In what is a growing humanitarian crisis, the United Nations says some 70,000 people in the Bahamas are in need of food and shelter, after Hurricane Dorian slammed the islands. The death toll has risen to 45, as officials continue to comb through miles of debris, trying to account for hundreds of missing.
Thousands of survivors are scrambling to escape areas destroyed by Dorian. Government officials say they’ve evacuated about 3,500 people to Nassau, which was largely untouched by the storm.
The desperation to escape the devastation is rising. Over the weekend, thousands waited to board boats and planes headed to Nassau or Florida. Before a ferry left for Florida overnight, one reporter captured video of the crew ordering evacuees without a U.S. visa to disembark.
In an interview overnight, U.S. Customs and Border Protection officials in Florida blamed the ferry company for ordering certain evacuees off the boat. A CBP official said they would have processed those evacuees in Florida, just like they did with 1,500 Dorian survivors from a cruise ship that arrived Saturday.
Many Bahamians have expressed frustration about the government’s slow response here. That’s where local agencies, as well as the U.S. Coast Guard and Customs and Border Protection, have stepped in to help.
On Sunday, correspondent Errol Barnett joined 30 firefighters from the city of Miami and Miami-Dade County as they searched for victims on Grand Bahama Island, and delivered aid to the stranded.
In the middle of devastated mangrove trees, Barnett spoke with resident Eva Thomas, staring into the distance, holding a shovel; debris was piled up outside her home. “This is your whole life right here,” Barnett said.
“Right there, everything gone in one time,” Thomas said.
Randy and Sylvia Nagy rode out Dorian in their beachside house. They used a first responder’s satellite phone to call their daughter for the first time since the storm, bringing a sigh of relief. “Give the kids a hug and kiss,” Sylvia said.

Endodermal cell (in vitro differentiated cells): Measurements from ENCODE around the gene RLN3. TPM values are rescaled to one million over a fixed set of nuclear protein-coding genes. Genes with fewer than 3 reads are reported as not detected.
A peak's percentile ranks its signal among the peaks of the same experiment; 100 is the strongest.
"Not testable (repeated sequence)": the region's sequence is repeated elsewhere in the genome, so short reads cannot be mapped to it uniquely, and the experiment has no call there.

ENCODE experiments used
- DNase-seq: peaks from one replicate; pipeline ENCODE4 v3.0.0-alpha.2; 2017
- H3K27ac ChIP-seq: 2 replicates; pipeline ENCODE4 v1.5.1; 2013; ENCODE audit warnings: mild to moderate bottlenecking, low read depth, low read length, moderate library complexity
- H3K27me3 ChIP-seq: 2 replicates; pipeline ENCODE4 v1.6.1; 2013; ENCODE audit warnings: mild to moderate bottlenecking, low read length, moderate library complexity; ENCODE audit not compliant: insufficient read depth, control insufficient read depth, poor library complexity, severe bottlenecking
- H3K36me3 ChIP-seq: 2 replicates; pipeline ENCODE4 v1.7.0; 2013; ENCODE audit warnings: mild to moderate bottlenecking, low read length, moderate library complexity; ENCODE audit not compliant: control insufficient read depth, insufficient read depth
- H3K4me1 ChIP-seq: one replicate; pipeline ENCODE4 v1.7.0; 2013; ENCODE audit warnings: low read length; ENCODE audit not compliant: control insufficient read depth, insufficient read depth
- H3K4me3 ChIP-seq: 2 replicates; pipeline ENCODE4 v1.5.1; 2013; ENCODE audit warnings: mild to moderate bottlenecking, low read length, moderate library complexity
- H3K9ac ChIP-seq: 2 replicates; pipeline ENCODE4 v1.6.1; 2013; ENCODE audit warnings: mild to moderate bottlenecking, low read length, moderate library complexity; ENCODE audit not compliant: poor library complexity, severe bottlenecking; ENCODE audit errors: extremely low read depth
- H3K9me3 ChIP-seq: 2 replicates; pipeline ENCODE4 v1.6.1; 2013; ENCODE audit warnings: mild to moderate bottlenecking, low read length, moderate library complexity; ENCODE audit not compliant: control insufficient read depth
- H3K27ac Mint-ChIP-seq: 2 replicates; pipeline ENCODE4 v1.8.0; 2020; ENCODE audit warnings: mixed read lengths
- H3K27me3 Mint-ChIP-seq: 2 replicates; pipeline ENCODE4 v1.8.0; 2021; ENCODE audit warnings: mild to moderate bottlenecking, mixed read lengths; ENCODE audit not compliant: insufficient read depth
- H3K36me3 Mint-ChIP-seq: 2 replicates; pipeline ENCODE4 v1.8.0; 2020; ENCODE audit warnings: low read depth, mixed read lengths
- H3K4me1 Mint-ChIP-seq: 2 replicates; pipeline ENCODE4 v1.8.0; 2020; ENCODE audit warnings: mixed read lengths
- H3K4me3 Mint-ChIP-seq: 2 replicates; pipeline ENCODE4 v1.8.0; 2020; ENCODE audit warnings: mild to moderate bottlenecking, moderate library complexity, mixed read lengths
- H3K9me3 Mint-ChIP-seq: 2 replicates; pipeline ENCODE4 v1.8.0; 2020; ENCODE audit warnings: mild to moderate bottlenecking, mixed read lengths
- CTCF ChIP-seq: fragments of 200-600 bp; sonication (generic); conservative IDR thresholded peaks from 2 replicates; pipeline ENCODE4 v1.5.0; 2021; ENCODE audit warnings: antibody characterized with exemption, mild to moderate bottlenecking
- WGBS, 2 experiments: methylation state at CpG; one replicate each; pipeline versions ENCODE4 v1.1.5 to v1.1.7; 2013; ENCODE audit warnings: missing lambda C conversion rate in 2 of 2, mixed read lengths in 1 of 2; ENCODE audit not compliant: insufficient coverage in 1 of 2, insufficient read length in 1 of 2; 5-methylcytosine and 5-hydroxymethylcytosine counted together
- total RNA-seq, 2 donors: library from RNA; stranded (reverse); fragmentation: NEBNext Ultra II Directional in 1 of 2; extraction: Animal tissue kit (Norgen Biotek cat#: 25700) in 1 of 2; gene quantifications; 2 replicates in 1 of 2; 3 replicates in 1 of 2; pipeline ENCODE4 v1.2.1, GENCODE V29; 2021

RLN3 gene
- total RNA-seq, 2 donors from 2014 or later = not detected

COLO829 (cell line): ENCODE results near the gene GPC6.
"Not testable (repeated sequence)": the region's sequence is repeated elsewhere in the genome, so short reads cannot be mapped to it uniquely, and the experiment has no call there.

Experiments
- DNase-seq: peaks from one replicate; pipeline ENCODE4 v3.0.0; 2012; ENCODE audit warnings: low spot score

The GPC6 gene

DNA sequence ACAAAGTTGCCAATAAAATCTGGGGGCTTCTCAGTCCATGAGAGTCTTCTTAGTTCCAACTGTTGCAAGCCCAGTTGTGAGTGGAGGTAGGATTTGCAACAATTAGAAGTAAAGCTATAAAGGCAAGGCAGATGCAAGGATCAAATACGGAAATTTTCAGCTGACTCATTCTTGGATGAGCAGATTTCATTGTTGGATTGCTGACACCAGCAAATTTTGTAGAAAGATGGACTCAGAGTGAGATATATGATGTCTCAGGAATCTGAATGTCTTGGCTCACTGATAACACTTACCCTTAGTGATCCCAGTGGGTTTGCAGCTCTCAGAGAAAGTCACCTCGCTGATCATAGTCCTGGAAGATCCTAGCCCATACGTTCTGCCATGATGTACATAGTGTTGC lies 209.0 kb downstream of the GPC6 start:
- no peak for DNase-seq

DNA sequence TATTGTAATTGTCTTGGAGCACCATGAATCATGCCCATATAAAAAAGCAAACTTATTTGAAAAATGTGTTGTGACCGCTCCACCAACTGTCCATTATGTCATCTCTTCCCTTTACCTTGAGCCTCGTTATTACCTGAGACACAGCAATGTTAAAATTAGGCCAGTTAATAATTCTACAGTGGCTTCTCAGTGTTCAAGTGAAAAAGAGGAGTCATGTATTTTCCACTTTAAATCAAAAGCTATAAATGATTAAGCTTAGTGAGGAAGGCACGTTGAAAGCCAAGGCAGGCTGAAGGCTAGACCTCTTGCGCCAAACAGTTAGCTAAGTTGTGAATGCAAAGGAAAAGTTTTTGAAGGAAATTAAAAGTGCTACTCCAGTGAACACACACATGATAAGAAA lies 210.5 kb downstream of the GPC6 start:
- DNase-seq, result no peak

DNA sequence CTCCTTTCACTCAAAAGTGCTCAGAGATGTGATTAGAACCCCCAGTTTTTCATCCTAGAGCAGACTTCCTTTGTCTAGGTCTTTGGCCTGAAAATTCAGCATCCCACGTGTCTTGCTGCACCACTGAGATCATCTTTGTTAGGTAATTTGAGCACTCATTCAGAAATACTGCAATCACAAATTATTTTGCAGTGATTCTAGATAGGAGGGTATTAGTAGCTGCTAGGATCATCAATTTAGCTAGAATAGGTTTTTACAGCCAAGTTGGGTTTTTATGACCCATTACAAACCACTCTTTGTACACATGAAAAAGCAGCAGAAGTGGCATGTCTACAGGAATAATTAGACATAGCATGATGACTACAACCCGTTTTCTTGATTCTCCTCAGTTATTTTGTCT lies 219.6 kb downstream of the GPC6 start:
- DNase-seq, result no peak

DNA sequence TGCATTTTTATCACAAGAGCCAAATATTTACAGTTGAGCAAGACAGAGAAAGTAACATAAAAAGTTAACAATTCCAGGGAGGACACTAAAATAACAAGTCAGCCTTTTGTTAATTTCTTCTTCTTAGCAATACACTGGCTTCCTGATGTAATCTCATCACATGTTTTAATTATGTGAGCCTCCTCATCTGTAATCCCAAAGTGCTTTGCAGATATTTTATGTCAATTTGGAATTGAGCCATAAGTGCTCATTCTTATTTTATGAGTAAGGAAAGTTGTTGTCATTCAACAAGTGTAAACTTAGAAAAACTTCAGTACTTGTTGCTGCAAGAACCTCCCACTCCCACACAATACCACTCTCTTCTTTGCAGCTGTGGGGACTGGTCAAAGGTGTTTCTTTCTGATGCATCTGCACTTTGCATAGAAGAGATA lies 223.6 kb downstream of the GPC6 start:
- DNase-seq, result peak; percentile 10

“It was good to hear her, after not talking,” Randy added.
Refusing to leave
Amid the devastation, some people are refusing to leave the only place they’ve ever called home, even as food and water are scarce.
Nikki Battiste traveled to Abaco Island Sunday expecting to see lines of survivors trying to evacuate. But what she found was very few people left on the part of island she visited – and some of them do not want to leave.
Ninth-generation Bahamian William Malone Sr. says he’s been through 14 hurricanes, but has never seen loss like this. He told Battiste he survived by hiding inside a closet as the category 5 storm tore through.
“All of a sudden I hear boof! The doors bursted through,” he said. “I had a comforter and four pillows on me and my girlfriend. Then as soon as we got in there, the bedroom roof, whoop! Then all I could see was sky.”
“Did you think you were going to die?” Battiste asked.
“Yeah. No joke about it,” he said.
Malone said that during the hurricane, water surges of at least 30 feet swept away some of his neighbors.
He then took Battiste inside the rest of what’s left of his home of 19 years. He’s trying to salvage his possessions, including family pictures. All of his family has been evacuated, but he’s still here.
“Yes, this is my home. This is paradise. Sometimes it ain’t, but most of the time it is. And you’ve got to take the good with the bad,” he said.
For the people still here, it seems there is nothing left. Homes, schools and businesses, including stores and gas stations, are completely destroyed. Some buildings have been searched for bodies, but there are still many people missing or presumed dead.
As Battiste drove around Marsh Harbor, surrounded by rubble, she met a man and his two-month-old son.
Their home is gone, so they’re seeking shelter in an abandoned home that still has a roof. They have no food or water.
“Are you worried about surviving?” Battiste asked.
“Yeah,” he replied.
A relief worker on Abaco Island said more than 100 children that had been sheltering in a school were finally evacuated to Nassau. Some evacuees have family there, but others are in shelters, hotels and private homes that have been offered by complete strangers.